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with in these volumes, we are really at a loss to conje&ture. If the publick Mould demand a new edition of the do&or's Miscellanies, we would recommend to him to ornament it with a representation of Diogenes the Cynic trampling upon the cloak of Plato.
IV. A Revieau of Ibe Characters of the principal Nasions in Eu.
sope. Two Vols. 8vo. Pr. 8s. 64. in boards. Cadell. THERE is no species of knowledge of higher importance
I than that of human nature; it is a science which, as Lord Bacon expresses it, comes home to the bofums of all mankind, and is therefore worthy of the attention of men of all ranks and stations in life ; however various their studies and pursuits, they are all equally capable of receiving improvement and information from this most inftru&ive and noble branch of philofophy. Other sciences and intellectual acquifitions feem to be confined to particular professions ; but the knowledge of human nature is the concern of the whole fpecics; divines and philosophers, lawyers and physicians, ma. thematicians, philologers and poets, are equally benefited by this great fcience, which seems so well calculated to throw light upon those studies, to which they peculiarly attach themfelves, and which from thence derive their last perfection and refinement. This important branch of knowledge is by nothing more effectually promoted, than by studying and exa. mining the spirit, manners, and character of different nations, in all of which, human nature, though essentially the same, is fo diversified, as to give rise to the moft curious and useful obfervations; and the species in general cannot but be highly improved by a combination of the several particulars that are laudable or worthy of imitation amongst the national bodies, into which the inlabitants of the earth are subdivided. Hence it is mentioned as one of the most distinguishing circumstances in the chara&er of the fage Ulysses, that he had studied the manners and customs of a variety of nations, and seen a num. ber of different cities,
muros bominum multorum vidit & urbes. This has made the taste for travelling so conspicuous in all ages amongst men of a philofophical turn of mind; and nature feems to have placed such a variety of products in different. countries, in order to introduce that commercial intercourse, which contributes lo much to improve and civilize the species, that, as the celebrated Montesquieu observes, wherever commerce has prevailed, mildness of manners and rational prin. ciples have distinguished the nation by which it has been cul.
tivated. Having premised thus much concerning the inport ance of the work before us, we shall proceed to give the reader an analysis of the first volume, which turns upon the national character of the English, French, Italians, and Spaniards, reserving the second volume to a future examination.
The author begins by observing, that there is no stronger proof of the inconftancy and mutability of all human things, than the prodigious change effe&ted during the courle of the two last centuries, in the minds, manners, and political conftitution of the people of Great Britain. He considers the Reformation as the first step they made towards shaking off that mental Navery under which they had groaned during ro. 'many ages, though the nation continued still to be fettered by the weight of an oppressive and almoit unlimited power in be government. But at the Revolution the English nation seemed to thine out in its complete effulgence. Since that time, though changes have happened, yet they have been rather of personages and collateral accidents; the main body, as it were, of that spirit, which informed the nation, still sublists unaltered and unin paired ; and the English of those days were, in every effential respect, the same people they are at present.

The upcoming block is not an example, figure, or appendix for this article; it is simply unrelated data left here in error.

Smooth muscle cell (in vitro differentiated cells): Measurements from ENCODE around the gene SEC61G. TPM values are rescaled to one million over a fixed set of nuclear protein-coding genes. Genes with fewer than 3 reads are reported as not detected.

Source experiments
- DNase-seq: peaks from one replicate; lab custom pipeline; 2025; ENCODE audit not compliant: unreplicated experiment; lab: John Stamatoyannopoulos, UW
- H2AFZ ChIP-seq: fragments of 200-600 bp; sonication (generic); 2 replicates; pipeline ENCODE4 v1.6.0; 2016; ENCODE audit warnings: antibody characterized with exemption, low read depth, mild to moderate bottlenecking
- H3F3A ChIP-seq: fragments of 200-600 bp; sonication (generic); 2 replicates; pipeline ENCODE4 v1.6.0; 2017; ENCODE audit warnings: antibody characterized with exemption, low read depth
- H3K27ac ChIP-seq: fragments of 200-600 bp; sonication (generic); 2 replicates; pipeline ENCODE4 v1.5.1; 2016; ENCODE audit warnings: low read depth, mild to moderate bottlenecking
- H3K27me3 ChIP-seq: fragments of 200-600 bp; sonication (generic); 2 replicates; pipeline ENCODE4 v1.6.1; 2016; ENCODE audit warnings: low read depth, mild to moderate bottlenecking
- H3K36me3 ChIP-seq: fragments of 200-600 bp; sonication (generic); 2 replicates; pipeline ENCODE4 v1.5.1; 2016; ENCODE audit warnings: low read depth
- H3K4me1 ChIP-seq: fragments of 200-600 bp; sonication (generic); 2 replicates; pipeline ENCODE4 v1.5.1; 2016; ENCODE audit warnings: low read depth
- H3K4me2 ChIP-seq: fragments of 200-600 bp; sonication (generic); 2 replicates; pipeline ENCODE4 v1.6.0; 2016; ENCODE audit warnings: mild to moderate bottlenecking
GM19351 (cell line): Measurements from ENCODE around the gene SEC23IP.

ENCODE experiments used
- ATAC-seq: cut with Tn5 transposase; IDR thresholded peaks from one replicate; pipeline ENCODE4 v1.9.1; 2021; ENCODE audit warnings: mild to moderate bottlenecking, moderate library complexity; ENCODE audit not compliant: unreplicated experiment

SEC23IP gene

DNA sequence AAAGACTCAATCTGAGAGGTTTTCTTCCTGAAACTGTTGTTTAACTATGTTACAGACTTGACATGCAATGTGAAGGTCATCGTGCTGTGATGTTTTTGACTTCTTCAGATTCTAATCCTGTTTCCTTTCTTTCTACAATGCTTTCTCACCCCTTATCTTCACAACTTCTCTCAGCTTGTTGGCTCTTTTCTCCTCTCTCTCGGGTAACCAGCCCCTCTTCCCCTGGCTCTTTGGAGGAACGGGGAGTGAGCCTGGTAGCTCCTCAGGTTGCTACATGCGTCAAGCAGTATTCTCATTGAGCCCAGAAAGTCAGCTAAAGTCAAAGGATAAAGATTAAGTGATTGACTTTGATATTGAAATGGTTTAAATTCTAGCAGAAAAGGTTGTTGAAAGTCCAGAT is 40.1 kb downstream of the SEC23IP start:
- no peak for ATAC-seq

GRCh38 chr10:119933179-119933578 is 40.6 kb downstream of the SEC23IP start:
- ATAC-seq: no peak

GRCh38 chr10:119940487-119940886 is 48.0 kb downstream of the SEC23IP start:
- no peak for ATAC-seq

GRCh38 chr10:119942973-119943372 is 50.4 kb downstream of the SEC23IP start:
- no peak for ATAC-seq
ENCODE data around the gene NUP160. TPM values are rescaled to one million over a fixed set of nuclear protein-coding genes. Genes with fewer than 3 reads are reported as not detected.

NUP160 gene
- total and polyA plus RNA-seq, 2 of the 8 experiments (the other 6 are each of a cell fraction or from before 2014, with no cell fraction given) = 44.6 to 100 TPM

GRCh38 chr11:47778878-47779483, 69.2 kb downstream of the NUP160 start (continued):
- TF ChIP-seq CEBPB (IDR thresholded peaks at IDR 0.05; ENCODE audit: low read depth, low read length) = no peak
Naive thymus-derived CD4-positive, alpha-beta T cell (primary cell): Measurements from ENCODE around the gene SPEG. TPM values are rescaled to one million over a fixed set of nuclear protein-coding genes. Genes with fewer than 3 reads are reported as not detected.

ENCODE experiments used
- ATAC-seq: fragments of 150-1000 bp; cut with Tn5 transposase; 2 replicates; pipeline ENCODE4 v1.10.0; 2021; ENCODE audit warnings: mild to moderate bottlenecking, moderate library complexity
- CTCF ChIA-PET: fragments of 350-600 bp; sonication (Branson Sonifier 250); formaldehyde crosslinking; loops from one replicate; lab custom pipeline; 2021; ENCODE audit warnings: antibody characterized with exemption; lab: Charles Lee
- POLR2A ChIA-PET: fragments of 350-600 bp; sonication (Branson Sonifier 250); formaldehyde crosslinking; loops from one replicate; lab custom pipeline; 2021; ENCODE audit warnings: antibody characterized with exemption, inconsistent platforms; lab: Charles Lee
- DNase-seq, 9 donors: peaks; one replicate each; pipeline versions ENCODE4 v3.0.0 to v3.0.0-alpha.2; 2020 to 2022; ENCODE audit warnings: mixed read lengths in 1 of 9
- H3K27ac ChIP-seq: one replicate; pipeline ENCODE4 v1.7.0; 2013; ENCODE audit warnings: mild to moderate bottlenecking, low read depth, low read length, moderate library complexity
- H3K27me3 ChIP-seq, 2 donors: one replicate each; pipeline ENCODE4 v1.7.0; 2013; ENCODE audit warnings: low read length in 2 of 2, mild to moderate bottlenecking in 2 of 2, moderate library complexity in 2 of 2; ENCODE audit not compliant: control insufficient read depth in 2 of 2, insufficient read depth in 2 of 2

Our author then proceeds to observe, that the present Eng. lilh are less under the influence of prejudice, than any other nation whatever, according to the unanimous avowal of foreigners themselves. He instances in the little respect paid to royalty, as well as to noble birth ; at the same time justly observing, that the want of reverence for their betters in the English common people, may be deduced from the unfortunate æra of our civil wars in the last century. The English nobility and gentry, however, are in general, as our author remarks in their praise, persons of far superior abilities to their equals in rank in other countries; this he ascribes to their being born in a land of freedom, wliich secures them an education on a much more liberal plan, than the maxims of most other European governments wiil adınit of. The impartiality of our author to his own country appears in the succeeding pages, where the propensity of the English to suicide is animadverted upon, as distinguishing the nation in a deplorable manner from every other civilized people.
This very just and merited censure is followed by an observation, the novelty of which, we must own, surprises uss namely, that love, however known in other countries, is no where else so powerfully felt as in England. This observation we can by no means subscribe to : that of the celebrated Montesquieu appears much inore consonant to reason, and better fupported by experience, viz. that the influence of love
is is proportioned to that of the several climates ; that in the frozen regions of the north it is hardly known; that in temperate climates, there is a sort of caprice, or whimsical parfion, which the natives' seem to mistake for it; but that in warm climates it is the life, the soul, and the invigorating principle which animates the inhabitants. Here he has occasion to take notice of the superior beauty of the English women to that of the fair-sex in other countries, a superiority allowed them by all foreigners.
Our author proceeds to vindicate his countrymen from the charge brought against them by the French, of being of a ferocious disposition, prone to indulge itself in scenes of blood and barbarity. To clear them from this imputation he observes, 1, that the rack and other cruel methods of extorting confessions are not in use among the English: 2. that murders, assassinations and duels are much less frequent in England than In other countries : 3. that even robbers and highwaymen in England are feldom guilty of acts of inhumanity. In the subfequent pages, he draws a sort of parallel betwixt the English and French theatres ; but so much bas been said upon this subject, that it seems to be quite exhausted, and we think it altogether unnecessary to add any thing farther upon that head. Next follows a high encomium of our English artificers, with regard to which we apprehend notwithstanding, that the French will hardly submit to his decision. After having thus enumerated the characteristic qualities of the English, and refuted most of the charges brought against them by foreigners, he conclucles with an observation of M. de St. Evremcnt's, that no nation whatever displays more courage in the men, more beauty in the women, and a greater portion of good sense in either sex.